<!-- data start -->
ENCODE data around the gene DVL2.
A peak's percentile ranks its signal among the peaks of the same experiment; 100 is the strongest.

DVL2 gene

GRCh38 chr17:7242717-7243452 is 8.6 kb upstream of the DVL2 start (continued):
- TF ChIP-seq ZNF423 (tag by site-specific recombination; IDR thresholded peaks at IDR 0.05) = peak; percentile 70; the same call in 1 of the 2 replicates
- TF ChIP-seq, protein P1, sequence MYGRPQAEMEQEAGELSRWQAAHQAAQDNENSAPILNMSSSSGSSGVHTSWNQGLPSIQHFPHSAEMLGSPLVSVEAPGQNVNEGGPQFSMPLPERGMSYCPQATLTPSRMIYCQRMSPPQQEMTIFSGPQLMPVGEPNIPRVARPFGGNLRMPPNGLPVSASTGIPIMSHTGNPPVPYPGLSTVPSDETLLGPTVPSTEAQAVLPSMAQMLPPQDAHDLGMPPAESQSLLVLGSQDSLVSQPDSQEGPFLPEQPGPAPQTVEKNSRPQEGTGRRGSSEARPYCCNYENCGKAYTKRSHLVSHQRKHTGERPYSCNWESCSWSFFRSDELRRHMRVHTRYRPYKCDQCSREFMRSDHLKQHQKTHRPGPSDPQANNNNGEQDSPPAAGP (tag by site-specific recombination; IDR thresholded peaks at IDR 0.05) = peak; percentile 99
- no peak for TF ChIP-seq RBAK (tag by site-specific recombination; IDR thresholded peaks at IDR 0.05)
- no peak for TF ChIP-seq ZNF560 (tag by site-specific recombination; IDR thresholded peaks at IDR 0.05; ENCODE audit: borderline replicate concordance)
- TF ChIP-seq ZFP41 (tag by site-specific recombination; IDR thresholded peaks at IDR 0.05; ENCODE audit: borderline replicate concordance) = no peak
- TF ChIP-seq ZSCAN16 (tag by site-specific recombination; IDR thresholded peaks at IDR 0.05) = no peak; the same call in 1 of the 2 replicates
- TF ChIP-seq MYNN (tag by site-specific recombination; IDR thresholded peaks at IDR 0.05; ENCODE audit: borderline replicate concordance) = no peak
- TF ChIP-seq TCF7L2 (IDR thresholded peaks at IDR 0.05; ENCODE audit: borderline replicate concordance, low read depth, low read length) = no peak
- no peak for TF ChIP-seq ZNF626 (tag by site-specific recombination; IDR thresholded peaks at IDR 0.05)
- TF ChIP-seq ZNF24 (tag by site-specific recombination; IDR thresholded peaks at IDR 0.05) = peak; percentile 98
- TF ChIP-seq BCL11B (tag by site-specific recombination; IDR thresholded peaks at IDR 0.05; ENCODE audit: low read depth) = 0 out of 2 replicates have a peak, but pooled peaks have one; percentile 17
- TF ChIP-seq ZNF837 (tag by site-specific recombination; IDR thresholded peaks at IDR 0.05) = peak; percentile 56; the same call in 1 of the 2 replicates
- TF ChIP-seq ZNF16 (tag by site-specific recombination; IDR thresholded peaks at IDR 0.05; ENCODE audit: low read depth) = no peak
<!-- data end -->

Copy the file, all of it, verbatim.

ENCODE data around the gene DVL2.
A peak's percentile ranks its signal among the peaks of the same experiment; 100 is the strongest.

DVL2 gene

GRCh38 chr17:7242717-7243452 is 8.6 kb upstream of the DVL2 start (continued):
- TF ChIP-seq ZNF423 (tag by site-specific recombination; IDR thresholded peaks at IDR 0.05) = peak; percentile 70; the same call in 1 of the 2 replicates
- TF ChIP-seq, protein P1, sequence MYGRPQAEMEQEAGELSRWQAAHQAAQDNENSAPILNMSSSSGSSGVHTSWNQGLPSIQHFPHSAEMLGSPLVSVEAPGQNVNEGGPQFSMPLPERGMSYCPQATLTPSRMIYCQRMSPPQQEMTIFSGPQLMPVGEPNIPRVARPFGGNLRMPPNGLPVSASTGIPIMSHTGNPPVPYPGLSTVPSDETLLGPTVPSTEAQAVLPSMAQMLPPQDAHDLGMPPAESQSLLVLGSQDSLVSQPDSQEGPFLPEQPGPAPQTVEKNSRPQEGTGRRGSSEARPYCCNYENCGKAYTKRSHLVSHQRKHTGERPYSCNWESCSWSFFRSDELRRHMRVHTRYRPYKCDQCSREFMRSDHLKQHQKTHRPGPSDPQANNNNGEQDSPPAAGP (tag by site-specific recombination; IDR thresholded peaks at IDR 0.05) = peak; percentile 99
- no peak for TF ChIP-seq RBAK (tag by site-specific recombination; IDR thresholded peaks at IDR 0.05)
- no peak for TF ChIP-seq ZNF560 (tag by site-specific recombination; IDR thresholded peaks at IDR 0.05; ENCODE audit: borderline replicate concordance)
- TF ChIP-seq ZFP41 (tag by site-specific recombination; IDR thresholded peaks at IDR 0.05; ENCODE audit: borderline replicate concordance) = no peak
- TF ChIP-seq ZSCAN16 (tag by site-specific recombination; IDR thresholded peaks at IDR 0.05) = no peak; the same call in 1 of the 2 replicates
- TF ChIP-seq MYNN (tag by site-specific recombination; IDR thresholded peaks at IDR 0.05; ENCODE audit: borderline replicate concordance) = no peak
- TF ChIP-seq TCF7L2 (IDR thresholded peaks at IDR 0.05; ENCODE audit: borderline replicate concordance, low read depth, low read length) = no peak
- no peak for TF ChIP-seq ZNF626 (tag by site-specific recombination; IDR thresholded peaks at IDR 0.05)
- TF ChIP-seq ZNF24 (tag by site-specific recombination; IDR thresholded peaks at IDR 0.05) = peak; percentile 98
- TF ChIP-seq BCL11B (tag by site-specific recombination; IDR thresholded peaks at IDR 0.05; ENCODE audit: low read depth) = 0 out of 2 replicates have a peak, but pooled peaks have one; percentile 17
- TF ChIP-seq ZNF837 (tag by site-specific recombination; IDR thresholded peaks at IDR 0.05) = peak; percentile 56; the same call in 1 of the 2 replicates
- TF ChIP-seq ZNF16 (tag by site-specific recombination; IDR thresholded peaks at IDR 0.05; ENCODE audit: low read depth) = no peak